Yag Laser Posterior Capsulotomy

A YAG laser posterior capsulotomy is a procedure performed to treat cloudy vision that may remain after undergoing cataract eye surgery.

Eye doctor looking at older man's eyes
Bill Oxford / Getty Images

A cataract is a clouding or opacification of the human lens of the eye. Cataracts are the leading cause of blindness among people older than 55. Most older people have some degree of lens clouding, which is a normal part of aging. However, cataracts can occur for other reasons other than aging. An infant can be born with a congenital cataract. Also, trauma to the eye can cause a traumatic cataract. Some medications, such as prednisone, a corticosteroid, can cause cataracts. Finally, some medical conditions such as diabetes can put one at risk of developing early cataracts.

If you wonder what it is like to have a cataract, think about looking through a fogged-up, cloudy window. Cataracts make your visual field appear fuzzy or blurry.


A cataract affects the lens of the eye.

The lens is located behind the iris. It is responsible for focusing light on the retina, and for producing clear, sharp images. The lens has the ability to change shape, known as accommodation. As the eyes age, however, the lens hardens and loses its ability to accommodate.

The entire lens is contained within a lens capsule.

Sometimes after cataract surgery, the back or posterior part of the lens capsule, or lens covering, becomes cloudy or opacified. This cloudiness is usually caused by cells growing onto the back of the capsule, causing blurred vision, glare or light sensitivity. Although not a true cataract, it is often referred to as a "secondary cataract." This secondary cataract is quite common in patients that have had cataract surgery. The cloudiness can develop shortly after cataract surgery or many years after cataract surgery.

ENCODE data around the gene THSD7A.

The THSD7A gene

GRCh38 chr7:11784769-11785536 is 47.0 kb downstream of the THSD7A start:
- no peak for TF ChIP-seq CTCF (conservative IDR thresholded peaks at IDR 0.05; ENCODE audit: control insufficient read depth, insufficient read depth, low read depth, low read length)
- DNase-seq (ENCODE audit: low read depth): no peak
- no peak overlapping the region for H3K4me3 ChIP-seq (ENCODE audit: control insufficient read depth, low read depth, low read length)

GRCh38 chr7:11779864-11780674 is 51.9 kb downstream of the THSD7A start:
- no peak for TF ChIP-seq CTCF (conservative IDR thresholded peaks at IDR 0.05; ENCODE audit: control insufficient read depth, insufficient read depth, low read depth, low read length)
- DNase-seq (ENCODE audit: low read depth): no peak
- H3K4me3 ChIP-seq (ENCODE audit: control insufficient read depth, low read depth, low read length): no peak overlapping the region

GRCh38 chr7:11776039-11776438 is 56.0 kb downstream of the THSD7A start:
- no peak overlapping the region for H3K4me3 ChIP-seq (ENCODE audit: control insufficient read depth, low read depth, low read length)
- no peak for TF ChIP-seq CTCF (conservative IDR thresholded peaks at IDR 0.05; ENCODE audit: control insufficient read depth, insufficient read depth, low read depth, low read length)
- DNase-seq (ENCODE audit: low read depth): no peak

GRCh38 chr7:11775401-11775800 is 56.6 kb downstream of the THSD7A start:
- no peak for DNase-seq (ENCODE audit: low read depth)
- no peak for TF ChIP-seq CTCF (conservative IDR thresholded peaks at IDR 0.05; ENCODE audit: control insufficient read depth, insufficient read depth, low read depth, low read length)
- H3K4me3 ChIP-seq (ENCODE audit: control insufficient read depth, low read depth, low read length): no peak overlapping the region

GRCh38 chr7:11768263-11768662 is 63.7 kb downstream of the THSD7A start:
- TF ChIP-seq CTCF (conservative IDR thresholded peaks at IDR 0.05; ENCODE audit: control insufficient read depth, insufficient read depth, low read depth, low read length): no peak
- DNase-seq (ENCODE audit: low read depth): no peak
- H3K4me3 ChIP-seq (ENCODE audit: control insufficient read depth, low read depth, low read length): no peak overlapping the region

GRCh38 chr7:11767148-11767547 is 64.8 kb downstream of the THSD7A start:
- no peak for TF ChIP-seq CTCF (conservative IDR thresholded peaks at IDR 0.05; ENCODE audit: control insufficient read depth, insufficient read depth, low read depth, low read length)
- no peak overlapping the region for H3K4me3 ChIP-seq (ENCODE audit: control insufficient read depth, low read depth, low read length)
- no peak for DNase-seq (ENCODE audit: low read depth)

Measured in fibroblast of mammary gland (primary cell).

To treat this posterior capsule opacification, doctors use a type of laser called a Yag laser to make a hole in the back of the capsule to clear away the cloudiness so that light may pass freely to the back of the eye. 

The Procedure

YAG laser posterior capsulotomy is an outpatient procedure that does not require anesthesia. The procedure is painless and only takes between 5 and 10 minutes. Some patients see small spots or floaters after the procedure. Most often, patients are placed on an anti-inflammatory eye drop for approximately a week. In most cases, a YAG laser posterior capsulotomy will restore vision back to normal. However, many times the vision or lens prescription that was worn before the YAG treatment is no longer satisfactory. Most doctors will do a follow-up visit in about a week or two. At this visit, the area that was lasered will be checked. The doctor will also perform a refraction and most likely prescribe new glasses.

Once a YAG laser procedure is performed, the haziness or cloudiness usually does not return. In most cases, once a YAG laser procedure is performed, vision is stable for quite some time.

4 Sources
Verywell Health uses only high-quality sources, including peer-reviewed studies, to support the facts within our articles. Read our editorial process to learn more about how we fact-check and keep our content accurate, reliable, and trustworthy.
  1. Centers of Disease Control and Prevention. Common Eye Disorders.

  2. National Eye Institute. Cataracts.

  3. American Academy of Ophthalmology. Cataract Surgery.

  4.  American Academy of Ophthalmology. What Is a Posterior Capsulotomy?

By Troy Bedinghaus, OD
Troy L. Bedinghaus, OD, board-certified optometric physician, owns Lakewood Family Eye Care in Florida. He is an active member of the American Optometric Association.